EDINBURGH College’s electric vehicle fleet has had a green-powered boost with the arrival of two new Nissan e-NV200 vans, supporting its commitment to sustainable travel.
The two vans have been acquired through the Scottish government’s Switched On Fleets scheme, which has helped put around 350 electric vehicles into the public sector fleet. They replace diesel vans used by the college’s facilities staff and increases its electric fleet to 14.
The vans were supplied by Midlothian Nissan dealership, Alex F Noble & Son in collaboration with Automotive Leasing, which is working for Switched On Fleets.
Alex F Noble & Son also supports the college to provide two annual scholarships for engineering students to learn more about electric vehicles.
Jim Rowan, EV specialist at Alex F Noble & Son, said: “We have developed an excellent working partnership with Edinburgh College over the years and we’re very encouraged to see them continue to invest in Nissan with the addition of two new electric vans to their fleet.”
Edinburgh College has operated a zero-emissions pool car fleet since 2012, with charge points at all campuses for staff and the public. As well as staff use, students can benefit from the vehicles.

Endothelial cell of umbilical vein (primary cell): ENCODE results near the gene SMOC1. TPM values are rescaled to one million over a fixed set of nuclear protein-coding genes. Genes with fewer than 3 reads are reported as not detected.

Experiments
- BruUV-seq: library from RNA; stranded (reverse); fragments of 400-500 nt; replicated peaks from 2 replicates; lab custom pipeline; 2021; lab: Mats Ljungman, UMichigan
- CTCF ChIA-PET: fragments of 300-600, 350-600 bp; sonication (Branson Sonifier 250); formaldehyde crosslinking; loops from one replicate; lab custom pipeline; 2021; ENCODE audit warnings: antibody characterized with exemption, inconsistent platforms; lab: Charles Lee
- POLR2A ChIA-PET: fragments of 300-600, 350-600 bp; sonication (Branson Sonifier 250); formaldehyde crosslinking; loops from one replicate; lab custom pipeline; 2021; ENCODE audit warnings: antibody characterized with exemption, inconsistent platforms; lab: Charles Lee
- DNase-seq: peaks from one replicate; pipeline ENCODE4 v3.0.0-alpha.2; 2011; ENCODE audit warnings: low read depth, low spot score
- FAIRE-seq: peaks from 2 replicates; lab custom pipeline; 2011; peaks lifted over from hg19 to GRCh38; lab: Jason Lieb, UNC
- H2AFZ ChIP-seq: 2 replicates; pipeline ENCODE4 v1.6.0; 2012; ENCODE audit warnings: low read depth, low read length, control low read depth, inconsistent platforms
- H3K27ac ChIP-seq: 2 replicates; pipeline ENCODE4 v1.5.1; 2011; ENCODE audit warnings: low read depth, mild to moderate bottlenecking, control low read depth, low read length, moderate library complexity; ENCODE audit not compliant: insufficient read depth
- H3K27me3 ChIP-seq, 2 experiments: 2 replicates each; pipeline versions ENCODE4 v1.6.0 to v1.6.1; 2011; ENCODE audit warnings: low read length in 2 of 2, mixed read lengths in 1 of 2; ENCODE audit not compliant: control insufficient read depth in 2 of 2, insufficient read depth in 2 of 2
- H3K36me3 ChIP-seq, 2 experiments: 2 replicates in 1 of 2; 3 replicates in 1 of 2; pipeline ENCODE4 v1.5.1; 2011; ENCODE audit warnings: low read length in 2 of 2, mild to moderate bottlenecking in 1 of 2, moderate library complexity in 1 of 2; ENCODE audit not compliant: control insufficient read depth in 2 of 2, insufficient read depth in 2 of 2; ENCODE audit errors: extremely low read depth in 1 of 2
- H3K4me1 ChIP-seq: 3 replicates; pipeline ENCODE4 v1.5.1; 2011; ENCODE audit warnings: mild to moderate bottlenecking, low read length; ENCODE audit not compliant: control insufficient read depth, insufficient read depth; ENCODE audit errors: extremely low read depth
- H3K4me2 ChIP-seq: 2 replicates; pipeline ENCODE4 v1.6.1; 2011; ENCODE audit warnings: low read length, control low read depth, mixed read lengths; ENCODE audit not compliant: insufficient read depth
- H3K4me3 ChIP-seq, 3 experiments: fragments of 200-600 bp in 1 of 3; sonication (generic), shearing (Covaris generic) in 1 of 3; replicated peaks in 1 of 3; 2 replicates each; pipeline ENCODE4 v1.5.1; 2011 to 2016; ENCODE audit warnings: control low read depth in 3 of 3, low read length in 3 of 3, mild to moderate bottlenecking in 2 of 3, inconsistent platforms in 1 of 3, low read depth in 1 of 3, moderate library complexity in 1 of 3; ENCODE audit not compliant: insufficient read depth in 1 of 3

A comparison between one of the college’s diesel vans and an electric van shows diesel is about 500% more expensive to run – at 12p per mile compared to 2p for electric. Over six months, an electric van will save the equivalent of around three double-decker buses’ worth of CO2 from entering the atmosphere.
Edinburgh College’s electric vehicle administrator Bob Murphy said: “Our electric vehicle fleet has been making great strides in helping the college reduce emissions and save the costs of staff transport, and the new vans are a tremendous addition. We’re proud to be growing our fleet and showing that green transport is really viable.”
Scottish Transport Minister Humza Yousaf added: “I am pleased we have been able to support the introduction of two electric vans into Edinburgh College’s growing electric fleet, replacing two polluting diesel vehicles in the process.
“The college is also to be commended for introducing electric vehicles into their curriculum, enabling students to understand the wide range of opportunities associated with EVs in terms of the environment, health and the development of new skills.”